Truth table reduction
- Truth table reduction
computability theory, a truth table reduction is a reduction from one set of natural numbers to another. Truth table reductions are less powerful than Turing reductions, since not every Turing reduction between sets can be performed by a truth table reduction, but every truth table reduction can be performed by a Turing reduction. A weak truth table reduction is a related type of reduction which is so named because it weakens the constraints placed on a truth table reduction, and provides a weaker equivalence classification; as such, a "weak truth table reduction" can actually be more powerful than a truth table reduction, and perform a reduction which is not performable by truth table.
Turing reductionfrom a set "B" to a set "A" computes the membership of a single element in "A" by asking questions about the membership of various elements in "B" during the computation; it may adaptively determine which questions it asks based upon answers to previous questions. In contrast, a truth table reduction or a weak truth table reduction must present all of its (finitely many) oracle queries at the same time. In a truth table reduction, the reduction also gives a boolean function (a truth table) which, when given the answers to the queries, will produce the final answer of the reduction. In a weak truth table reduction, the reduction uses the oracle answers as a basis for further computation which may depend on the given answers but may not ask further questions of the oracle.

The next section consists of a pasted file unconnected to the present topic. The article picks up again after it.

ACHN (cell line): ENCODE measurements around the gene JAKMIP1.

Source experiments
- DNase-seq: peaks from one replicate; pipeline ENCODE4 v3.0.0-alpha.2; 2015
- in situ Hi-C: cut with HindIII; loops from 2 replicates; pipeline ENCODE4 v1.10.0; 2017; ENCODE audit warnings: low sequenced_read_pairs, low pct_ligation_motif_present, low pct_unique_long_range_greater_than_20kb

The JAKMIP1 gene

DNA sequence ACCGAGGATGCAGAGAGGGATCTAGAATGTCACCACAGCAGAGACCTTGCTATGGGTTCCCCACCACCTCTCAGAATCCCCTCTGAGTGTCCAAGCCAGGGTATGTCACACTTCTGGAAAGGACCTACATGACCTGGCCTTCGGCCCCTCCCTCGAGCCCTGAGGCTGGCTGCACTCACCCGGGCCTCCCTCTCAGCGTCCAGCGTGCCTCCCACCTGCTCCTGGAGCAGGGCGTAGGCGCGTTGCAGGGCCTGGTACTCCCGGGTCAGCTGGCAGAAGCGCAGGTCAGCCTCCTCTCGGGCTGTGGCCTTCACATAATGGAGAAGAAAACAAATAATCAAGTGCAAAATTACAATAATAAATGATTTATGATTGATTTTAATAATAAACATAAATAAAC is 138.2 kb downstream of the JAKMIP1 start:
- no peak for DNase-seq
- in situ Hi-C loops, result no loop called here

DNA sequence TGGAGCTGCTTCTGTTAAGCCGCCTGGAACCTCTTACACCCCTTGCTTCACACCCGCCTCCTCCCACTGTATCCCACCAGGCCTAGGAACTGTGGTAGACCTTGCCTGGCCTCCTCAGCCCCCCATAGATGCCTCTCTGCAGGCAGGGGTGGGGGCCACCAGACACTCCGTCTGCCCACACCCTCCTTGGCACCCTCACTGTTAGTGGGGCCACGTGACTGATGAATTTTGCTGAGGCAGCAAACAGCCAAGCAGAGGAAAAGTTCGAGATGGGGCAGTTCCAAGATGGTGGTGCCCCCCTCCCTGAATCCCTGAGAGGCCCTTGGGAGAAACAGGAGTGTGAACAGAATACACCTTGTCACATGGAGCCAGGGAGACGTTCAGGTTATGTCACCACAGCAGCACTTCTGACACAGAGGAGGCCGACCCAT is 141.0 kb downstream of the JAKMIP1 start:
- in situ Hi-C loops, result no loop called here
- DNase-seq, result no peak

Equivalently, a weak truth table reduction is a Turing reduction for which the use of the reduction is bounded by a computable function. For this reason, they are sometimes referred to as bounded Turing (bT) reductions rather than as weak truth table (wtt) reductions.
As every truth table reduction is a Turing reduction, if "A" is truth table reducible to "B" ("A" ≤tt "B"), then "A" is also Turing reducible to "B" ("A" ≤T "B"). Considering also many-one reducibility and weak truth table reducibility, one gets the following chain of implications:
* ; many-one reducibility implies truth table reducibility, which in turn implies weak truth table reducibility, which in turn implies Turing reducibility.
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